Japan's economy which is the world's second largest is stuck in a liquidity trap. It also finds that China is now undercutting its manufacturing capabilities on many products resulting in a smaller slice of the world's exports. This decline coupled with the $1.3 trillion of bad debts held by the Japanese banks has paralyzed the Japanese authorities. Unless they repatriate a substantial portion of their overseas investments, the only alternative is to print more money which will cause inflation.

As the Euro became effective, many countries are beginning to move their foreign currency reserves into either gold or the Euro. Either move will eventually cause the dollar to weaken.

The dollar is critical.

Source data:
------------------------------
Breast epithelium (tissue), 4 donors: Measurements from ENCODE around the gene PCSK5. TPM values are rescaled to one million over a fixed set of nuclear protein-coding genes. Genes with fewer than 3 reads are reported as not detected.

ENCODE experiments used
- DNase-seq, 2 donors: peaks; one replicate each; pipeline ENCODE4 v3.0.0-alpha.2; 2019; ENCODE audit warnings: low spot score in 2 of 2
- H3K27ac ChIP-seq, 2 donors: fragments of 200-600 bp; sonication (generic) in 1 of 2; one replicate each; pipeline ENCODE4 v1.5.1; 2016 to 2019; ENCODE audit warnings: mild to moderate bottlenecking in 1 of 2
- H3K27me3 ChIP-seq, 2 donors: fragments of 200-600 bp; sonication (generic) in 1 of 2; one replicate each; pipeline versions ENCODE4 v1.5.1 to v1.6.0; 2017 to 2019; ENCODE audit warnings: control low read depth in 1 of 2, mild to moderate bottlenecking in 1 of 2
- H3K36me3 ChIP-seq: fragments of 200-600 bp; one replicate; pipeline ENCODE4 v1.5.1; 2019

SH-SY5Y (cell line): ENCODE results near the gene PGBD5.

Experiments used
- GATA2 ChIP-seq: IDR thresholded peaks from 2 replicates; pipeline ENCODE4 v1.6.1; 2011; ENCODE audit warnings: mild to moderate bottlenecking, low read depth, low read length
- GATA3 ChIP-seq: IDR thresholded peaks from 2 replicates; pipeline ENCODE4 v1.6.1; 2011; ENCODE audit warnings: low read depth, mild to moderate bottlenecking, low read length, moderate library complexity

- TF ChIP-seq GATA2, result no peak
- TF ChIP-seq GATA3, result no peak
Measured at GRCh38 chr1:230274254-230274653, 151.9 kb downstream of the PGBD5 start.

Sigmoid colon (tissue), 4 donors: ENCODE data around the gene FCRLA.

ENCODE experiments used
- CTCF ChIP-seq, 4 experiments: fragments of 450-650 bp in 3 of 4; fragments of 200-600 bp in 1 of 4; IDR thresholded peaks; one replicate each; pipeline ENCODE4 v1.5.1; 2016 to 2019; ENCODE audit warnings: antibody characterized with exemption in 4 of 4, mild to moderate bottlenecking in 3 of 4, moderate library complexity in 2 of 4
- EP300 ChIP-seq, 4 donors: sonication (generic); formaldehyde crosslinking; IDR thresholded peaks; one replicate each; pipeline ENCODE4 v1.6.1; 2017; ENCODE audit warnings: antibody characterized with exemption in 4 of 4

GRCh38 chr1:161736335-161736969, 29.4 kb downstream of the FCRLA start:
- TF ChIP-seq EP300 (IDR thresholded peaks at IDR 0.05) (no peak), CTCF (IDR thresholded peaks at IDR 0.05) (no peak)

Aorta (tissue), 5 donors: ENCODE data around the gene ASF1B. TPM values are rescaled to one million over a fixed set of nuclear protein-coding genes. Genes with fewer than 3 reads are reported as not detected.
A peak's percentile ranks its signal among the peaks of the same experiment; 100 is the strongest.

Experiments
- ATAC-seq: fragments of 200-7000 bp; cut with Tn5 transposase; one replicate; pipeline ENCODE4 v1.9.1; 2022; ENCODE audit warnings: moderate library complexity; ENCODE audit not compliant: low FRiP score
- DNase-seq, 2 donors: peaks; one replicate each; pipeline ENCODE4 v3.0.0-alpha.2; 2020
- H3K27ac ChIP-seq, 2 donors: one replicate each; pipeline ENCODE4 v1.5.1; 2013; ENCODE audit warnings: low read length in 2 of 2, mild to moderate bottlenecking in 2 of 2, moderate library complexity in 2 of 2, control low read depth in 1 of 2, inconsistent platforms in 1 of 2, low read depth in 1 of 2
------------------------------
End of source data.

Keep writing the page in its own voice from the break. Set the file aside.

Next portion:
The real problem for the US is that the dollar inflow from foreign countries might stop. For the past several years, the US has an annual net capital inflows from foreign countries of between $2 and $4 billion per day. From the International Forecaster's latest issue:

"Japan converted over $23.1 billion of foreign bonds, mostly U.S. Treasuries, during January 2002. They sold $23.1 billion worth, but last January they bought $107.6 billion. That's a swing of $130.7 billion and is very significant. January's sales were the biggest for any month in the past five years. Over the next six weeks we could see additional sales of $50 billion."

The risk to the dollar caused by capital outflows is huge. The following table shows the net capital inflows by quarter for the past seven quarters as reported by the U. S. Department of Commerce, Bureau of Economic Analysis.

Year Quarter Net Capital Inflow in millions of $
2000 1st $11,294